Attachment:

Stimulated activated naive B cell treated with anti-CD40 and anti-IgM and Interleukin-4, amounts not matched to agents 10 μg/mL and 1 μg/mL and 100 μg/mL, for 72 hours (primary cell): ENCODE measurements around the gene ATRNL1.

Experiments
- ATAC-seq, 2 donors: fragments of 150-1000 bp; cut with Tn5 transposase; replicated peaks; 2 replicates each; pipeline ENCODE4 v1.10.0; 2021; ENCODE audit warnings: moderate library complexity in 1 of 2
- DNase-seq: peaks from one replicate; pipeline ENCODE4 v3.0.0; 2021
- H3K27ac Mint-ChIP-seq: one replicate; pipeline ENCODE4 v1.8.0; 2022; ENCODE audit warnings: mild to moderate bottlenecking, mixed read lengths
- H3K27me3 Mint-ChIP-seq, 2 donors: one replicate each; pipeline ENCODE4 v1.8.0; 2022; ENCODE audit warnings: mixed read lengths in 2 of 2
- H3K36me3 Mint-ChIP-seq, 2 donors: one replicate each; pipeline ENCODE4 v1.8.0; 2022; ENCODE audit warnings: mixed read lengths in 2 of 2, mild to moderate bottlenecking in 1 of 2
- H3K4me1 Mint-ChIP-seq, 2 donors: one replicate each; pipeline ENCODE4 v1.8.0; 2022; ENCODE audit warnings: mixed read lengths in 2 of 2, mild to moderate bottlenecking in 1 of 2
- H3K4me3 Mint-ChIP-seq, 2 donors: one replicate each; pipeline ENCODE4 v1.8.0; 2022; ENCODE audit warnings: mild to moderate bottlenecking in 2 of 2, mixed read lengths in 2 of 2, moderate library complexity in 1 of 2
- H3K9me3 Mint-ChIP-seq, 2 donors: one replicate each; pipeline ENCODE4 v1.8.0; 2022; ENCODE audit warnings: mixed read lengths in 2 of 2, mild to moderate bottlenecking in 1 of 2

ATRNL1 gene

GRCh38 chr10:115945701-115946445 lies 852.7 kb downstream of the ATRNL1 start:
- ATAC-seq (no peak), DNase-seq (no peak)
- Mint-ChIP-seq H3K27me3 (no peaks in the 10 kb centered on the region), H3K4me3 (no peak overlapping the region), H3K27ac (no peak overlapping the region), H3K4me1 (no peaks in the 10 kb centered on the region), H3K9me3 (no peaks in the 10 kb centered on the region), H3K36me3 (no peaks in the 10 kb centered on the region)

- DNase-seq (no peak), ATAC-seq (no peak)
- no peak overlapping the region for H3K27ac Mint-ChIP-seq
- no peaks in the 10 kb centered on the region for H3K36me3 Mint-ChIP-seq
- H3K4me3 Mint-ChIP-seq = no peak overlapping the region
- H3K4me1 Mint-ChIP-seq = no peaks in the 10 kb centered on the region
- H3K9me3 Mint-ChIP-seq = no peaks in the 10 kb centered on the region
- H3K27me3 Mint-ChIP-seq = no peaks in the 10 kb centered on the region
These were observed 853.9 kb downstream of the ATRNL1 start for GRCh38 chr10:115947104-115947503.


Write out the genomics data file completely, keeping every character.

Stimulated activated naive B cell treated with anti-CD40 and anti-IgM and Interleukin-4, amounts not matched to agents 10 μg/mL and 1 μg/mL and 100 μg/mL, for 72 hours (primary cell): ENCODE measurements around the gene ATRNL1.

Experiments
- ATAC-seq, 2 donors: fragments of 150-1000 bp; cut with Tn5 transposase; replicated peaks; 2 replicates each; pipeline ENCODE4 v1.10.0; 2021; ENCODE audit warnings: moderate library complexity in 1 of 2
- DNase-seq: peaks from one replicate; pipeline ENCODE4 v3.0.0; 2021
- H3K27ac Mint-ChIP-seq: one replicate; pipeline ENCODE4 v1.8.0; 2022; ENCODE audit warnings: mild to moderate bottlenecking, mixed read lengths
- H3K27me3 Mint-ChIP-seq, 2 donors: one replicate each; pipeline ENCODE4 v1.8.0; 2022; ENCODE audit warnings: mixed read lengths in 2 of 2
- H3K36me3 Mint-ChIP-seq, 2 donors: one replicate each; pipeline ENCODE4 v1.8.0; 2022; ENCODE audit warnings: mixed read lengths in 2 of 2, mild to moderate bottlenecking in 1 of 2
- H3K4me1 Mint-ChIP-seq, 2 donors: one replicate each; pipeline ENCODE4 v1.8.0; 2022; ENCODE audit warnings: mixed read lengths in 2 of 2, mild to moderate bottlenecking in 1 of 2
- H3K4me3 Mint-ChIP-seq, 2 donors: one replicate each; pipeline ENCODE4 v1.8.0; 2022; ENCODE audit warnings: mild to moderate bottlenecking in 2 of 2, mixed read lengths in 2 of 2, moderate library complexity in 1 of 2
- H3K9me3 Mint-ChIP-seq, 2 donors: one replicate each; pipeline ENCODE4 v1.8.0; 2022; ENCODE audit warnings: mixed read lengths in 2 of 2, mild to moderate bottlenecking in 1 of 2

ATRNL1 gene

GRCh38 chr10:115945701-115946445 lies 852.7 kb downstream of the ATRNL1 start:
- ATAC-seq (no peak), DNase-seq (no peak)
- Mint-ChIP-seq H3K27me3 (no peaks in the 10 kb centered on the region), H3K4me3 (no peak overlapping the region), H3K27ac (no peak overlapping the region), H3K4me1 (no peaks in the 10 kb centered on the region), H3K9me3 (no peaks in the 10 kb centered on the region), H3K36me3 (no peaks in the 10 kb centered on the region)

- DNase-seq (no peak), ATAC-seq (no peak)
- no peak overlapping the region for H3K27ac Mint-ChIP-seq
- no peaks in the 10 kb centered on the region for H3K36me3 Mint-ChIP-seq
- H3K4me3 Mint-ChIP-seq = no peak overlapping the region
- H3K4me1 Mint-ChIP-seq = no peaks in the 10 kb centered on the region
- H3K9me3 Mint-ChIP-seq = no peaks in the 10 kb centered on the region
- H3K27me3 Mint-ChIP-seq = no peaks in the 10 kb centered on the region
These were observed 853.9 kb downstream of the ATRNL1 start for GRCh38 chr10:115947104-115947503.